With many airlines struggling to stay alive, one common question has revolved around what happens to your frequent flyer miles in the event of airline bankruptcy.
Unfortunately there’s no one size fits all answer to this, though let me address this on a few levels, since there are several good questions people have been asking:
- What happens to miles if an airline files for bankruptcy protection/administration?
- What happens to miles if an airline liquidates? Is the answer different if a frequent flyer program is spun off?
- What happens to previously booked frequent flyer tickets if an airline goes out of business?
What happens to miles if an airline files for bankruptcy protection?
On the most basic level, what happens if an airline files for bankruptcy protection, whether that comes in the form of Chapter 11, administration, or whatever else the name is? Well, nothing should happen. Miles will continue to be valid and exist.
The one change you may notice is that airlines could temporarily limit the ways in which members can redeem miles. That’s because they’re trying to limit their redemption costs.
We’re seeing this trend even among airlines that aren’t on the verge of bankruptcy — we’re seeing lots of airlines limit redemptions for merchandise or other third party rewards to keep costs down.
Virgin Australia no longer lets you transfer points to Singapore Airlines
What happens to miles if an airline liquidates?
Well, that would be bad news. In the event that an airline does in fact liquidate, and that includes the frequent flyer program, then your miles are worth nothing. They’ll no longer exist, because the program will no longer exist.
Another scenario is that the airline is taken over by another airline, and if that’s the case, the impact on the frequent flyer program could vary:
- The airline could choose to take over the frequent flyer program as well
- The airline may or may not honor existing mileage balances
An airline liquidating and miles going “poof” isn’t as common as you might assume, as I’ll talk more about in the next section…
If an airline liquidates you’re probably in trouble
What happens to miles if a frequent flyer program survives an airline?
For many airlines, frequent flyer programs are massive profit centers. This means that:
- At some airlines frequent flyer programs are spun off and aren’t actually part of the same company, and are therefore considered an independent business
- Even if frequent flyer programs aren’t spun off, there are instances where we could see frequent flyer programs survive the airline
It’s awfully strange to see a frequent flyer program without an airline, but it’s not unprecedented. For example, Jet Airways’ JetPrivilege frequent flyer program continues to operate, even though the airline liquidated over a year ago.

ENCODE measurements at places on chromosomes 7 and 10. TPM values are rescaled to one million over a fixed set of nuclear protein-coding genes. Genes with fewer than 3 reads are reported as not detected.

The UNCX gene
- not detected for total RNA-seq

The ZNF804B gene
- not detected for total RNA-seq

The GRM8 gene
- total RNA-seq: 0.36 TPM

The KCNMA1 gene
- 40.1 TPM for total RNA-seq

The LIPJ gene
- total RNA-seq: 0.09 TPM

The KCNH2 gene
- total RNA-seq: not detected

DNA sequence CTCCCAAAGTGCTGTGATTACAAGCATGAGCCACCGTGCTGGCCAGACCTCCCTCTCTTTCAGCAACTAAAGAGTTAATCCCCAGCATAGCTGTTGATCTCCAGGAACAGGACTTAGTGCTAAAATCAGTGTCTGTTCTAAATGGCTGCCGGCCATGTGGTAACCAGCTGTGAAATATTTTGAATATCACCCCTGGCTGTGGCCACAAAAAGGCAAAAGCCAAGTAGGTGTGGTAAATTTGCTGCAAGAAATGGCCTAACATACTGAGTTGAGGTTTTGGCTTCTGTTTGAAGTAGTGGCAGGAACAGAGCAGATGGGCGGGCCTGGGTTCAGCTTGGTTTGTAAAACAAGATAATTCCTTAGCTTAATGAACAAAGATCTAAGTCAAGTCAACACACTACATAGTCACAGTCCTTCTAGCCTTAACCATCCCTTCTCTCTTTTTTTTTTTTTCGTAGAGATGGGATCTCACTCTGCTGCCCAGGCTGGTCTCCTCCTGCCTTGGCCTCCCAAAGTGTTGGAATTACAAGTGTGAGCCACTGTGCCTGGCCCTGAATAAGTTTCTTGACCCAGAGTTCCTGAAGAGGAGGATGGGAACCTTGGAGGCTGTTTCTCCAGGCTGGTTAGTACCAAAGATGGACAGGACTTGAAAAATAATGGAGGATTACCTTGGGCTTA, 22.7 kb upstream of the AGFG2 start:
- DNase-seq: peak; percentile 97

The program is now known as InterMiles. The catch is that generally the rewards structure won’t be as lucrative anymore, since without an airline some partnerships can be tough to keep.
For example, a loyalty program will no longer have access to all award space of a global alliance in the event that an alliance airline goes out of business.
The circumstances will vary significantly depending on the airline. In general don’t assume that an airline going out of business means the frequent flyer program will go out of business (though it could), but definitely assume the value proposition is likely to get worse.
Jet Airways’ frequent flyer program survived the airline
What happens to existing award tickets if an airline liquidates?
This is a big question I’ve received in relation to redeeming Virgin Atlantic Flying Club miles on All Nippon Airways (for the record, personally I don’t think Virgin Atlantic will go out of business, but that’s just my opinion).
In the event that you book a partner award ticket and the airline and frequent flyer program go out of business, unfortunately don’t expect the ticket to be honored. Airlines generally only compensate one another for award tickets when travel is completed, so if a partner airline isn’t getting paid for the ticket, don’t expect they’ll honor it.
Don’t expect partner award tickets to be honored if an airline goes out of business
We don’t own our frequent flyer miles
While the above are some general guidelines, I think it’s important to emphasize that for virtually all programs, we don’t own our frequent flyer miles. That’s to say that airlines can basically change the terms of the program at any time.
That includes changing mileage earning rates, changing redemption rates, and even closing accounts. The reason I say this is because for each possible scenario that plays out, there are different ways airlines could handle it.
Just to give one example, if an airline goes out of business but they find a way to keep the frequent flyer program alive, they could just wipe out all mileage balances and make people start from scratch. I’m not saying they would, but they could.
Airlines have a lot of latitude in this regard…
Airlines have a lot of power with frequent flyer programs
With many frequent flyer programs being so profitable, there are lots of ways things could play out in the event that airlines go out of business.
I think the most important things to take away are that if an airline liquidates, any award tickets you have booked probably won’t be honored. Furthermore, if an airline does liquidate, that doesn’t necessarily mean the frequent flyer program will.